Today I went for a run, the first in about a year. Only for twenty minutes, but enough to feel my time away from the road hasn’t been kind.

As I ran I felt each weak link in the chain and there were many. The muscles that keep me upright and that propel me forward are soft. At ten minutes the clamor of excuses grows louder: ‘running in chinese-made new balances isn’t safe’, ‘Cairo’s urban design kills pedestrians’, ‘that gang of wild dogs I keep lapping look very hungry’. All these things are logical, sound, reasonable – and that is why I must ignore them.

I raise the volume on Jay-Z self-congratulating himself until I go deaf, until I drone out that part of me that wants to surrender.

At fifteen minutes I’ve accepted I’m slower, not as fast as before when I sprinted up hills with the enthusiasm of a child. I pace myself. I take solace that this is the beginning of great things, a refinement of the body I can’t get by thinking about it. I play back sound-bites, words of encouragement from heroes like Murakami, that treat this primal movement as religion.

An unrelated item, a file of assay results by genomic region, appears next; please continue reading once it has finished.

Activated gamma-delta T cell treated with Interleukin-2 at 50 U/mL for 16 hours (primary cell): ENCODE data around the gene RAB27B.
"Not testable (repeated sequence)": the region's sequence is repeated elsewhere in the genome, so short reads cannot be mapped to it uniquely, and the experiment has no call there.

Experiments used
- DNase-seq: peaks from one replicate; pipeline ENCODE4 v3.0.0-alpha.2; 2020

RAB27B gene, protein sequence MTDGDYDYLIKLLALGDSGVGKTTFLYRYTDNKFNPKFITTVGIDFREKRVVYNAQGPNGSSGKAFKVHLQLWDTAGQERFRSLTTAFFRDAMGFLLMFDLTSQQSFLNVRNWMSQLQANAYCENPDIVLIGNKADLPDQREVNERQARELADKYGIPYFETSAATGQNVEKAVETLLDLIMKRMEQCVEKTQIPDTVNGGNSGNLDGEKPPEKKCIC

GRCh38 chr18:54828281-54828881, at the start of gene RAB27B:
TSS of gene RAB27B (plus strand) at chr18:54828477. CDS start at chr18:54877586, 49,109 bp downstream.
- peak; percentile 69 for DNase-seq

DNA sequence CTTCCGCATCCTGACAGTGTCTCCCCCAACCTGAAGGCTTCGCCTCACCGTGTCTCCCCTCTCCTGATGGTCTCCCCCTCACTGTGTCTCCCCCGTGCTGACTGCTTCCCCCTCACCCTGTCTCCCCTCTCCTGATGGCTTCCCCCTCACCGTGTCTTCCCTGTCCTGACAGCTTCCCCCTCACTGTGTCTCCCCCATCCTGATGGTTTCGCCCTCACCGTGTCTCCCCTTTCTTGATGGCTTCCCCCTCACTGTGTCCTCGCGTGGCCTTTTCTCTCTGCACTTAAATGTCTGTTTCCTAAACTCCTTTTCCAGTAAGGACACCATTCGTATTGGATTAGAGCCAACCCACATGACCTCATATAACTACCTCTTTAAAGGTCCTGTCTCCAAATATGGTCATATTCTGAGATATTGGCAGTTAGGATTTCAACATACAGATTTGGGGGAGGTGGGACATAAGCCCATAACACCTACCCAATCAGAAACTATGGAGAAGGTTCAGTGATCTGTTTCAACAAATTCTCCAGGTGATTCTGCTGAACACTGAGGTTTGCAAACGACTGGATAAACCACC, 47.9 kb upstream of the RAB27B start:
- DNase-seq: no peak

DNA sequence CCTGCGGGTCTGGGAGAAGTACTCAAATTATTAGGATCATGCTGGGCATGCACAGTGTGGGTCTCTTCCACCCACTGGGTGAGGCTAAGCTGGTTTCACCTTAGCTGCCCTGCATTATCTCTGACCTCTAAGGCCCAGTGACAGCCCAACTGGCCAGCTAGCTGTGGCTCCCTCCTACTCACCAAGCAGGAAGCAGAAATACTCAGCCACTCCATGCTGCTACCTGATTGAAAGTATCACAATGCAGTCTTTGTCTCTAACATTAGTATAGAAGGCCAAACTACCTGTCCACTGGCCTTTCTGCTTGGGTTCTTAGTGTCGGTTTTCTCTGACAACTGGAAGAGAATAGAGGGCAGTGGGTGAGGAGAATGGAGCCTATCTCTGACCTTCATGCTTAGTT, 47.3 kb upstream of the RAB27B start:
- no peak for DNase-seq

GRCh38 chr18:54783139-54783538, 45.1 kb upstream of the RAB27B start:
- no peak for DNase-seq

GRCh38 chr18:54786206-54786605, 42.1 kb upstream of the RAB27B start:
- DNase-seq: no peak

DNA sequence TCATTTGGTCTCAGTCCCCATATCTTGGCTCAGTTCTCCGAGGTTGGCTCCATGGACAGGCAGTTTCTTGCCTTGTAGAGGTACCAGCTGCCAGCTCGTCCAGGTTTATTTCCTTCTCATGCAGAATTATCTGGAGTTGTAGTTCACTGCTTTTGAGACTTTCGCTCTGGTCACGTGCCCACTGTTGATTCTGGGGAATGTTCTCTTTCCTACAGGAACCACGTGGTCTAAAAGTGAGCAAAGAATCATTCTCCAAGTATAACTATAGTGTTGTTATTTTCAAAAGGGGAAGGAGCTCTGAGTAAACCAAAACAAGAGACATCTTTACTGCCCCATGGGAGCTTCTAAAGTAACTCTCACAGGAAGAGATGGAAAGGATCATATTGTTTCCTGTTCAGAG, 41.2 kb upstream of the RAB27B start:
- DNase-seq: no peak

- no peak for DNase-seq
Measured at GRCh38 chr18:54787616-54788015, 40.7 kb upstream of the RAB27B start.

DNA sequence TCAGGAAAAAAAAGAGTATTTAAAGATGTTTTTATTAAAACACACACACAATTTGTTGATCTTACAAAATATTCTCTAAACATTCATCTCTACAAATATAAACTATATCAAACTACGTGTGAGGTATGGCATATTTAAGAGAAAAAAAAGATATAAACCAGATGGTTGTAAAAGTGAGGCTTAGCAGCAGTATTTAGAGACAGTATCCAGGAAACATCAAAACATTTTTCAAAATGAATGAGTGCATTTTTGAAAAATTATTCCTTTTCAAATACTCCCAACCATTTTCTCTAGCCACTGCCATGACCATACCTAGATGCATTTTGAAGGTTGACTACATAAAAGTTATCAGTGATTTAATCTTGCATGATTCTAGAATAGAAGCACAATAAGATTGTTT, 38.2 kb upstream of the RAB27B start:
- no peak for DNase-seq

And by twenty minutes I think I’m born-again.


Procrastination is a Drug


I’ve delayed writing this entry for about two months now. I really wanted to write a masterpiece, to strike a chord in your hearts and maybe even inspire change in the world. But alas, I’m just another blogger and I’m better off getting this over with instead of trying to turn it into my magnum opus.

You see, I have a problem – I procrastinate. And its made worse by the fact that I tend to procrastinate by reading about procrastination. I believe we each have some creative ambition we’ve failed to realize – projects we’ve never started or we abandoned in mid-course. While these ambitions and ideas just stay in our head we’re able to justify our procrastination – we tell ourselves we’re thinking it through, we’re taking our time strengthening the idea, waiting for the right moment, etc.

As we build these ideas and projects in our head, they feel safe and protected between our ears. We fear it might be premature to start, to give birth to this idea. Will it survive out in the real world, against the criticism of others? But I think we also procrastinate because we doubt our own abilities. We question whether or not we’re actually ready or talented enough to do this great thing? Whatever the excuse, there’s only one solution for the creative individual: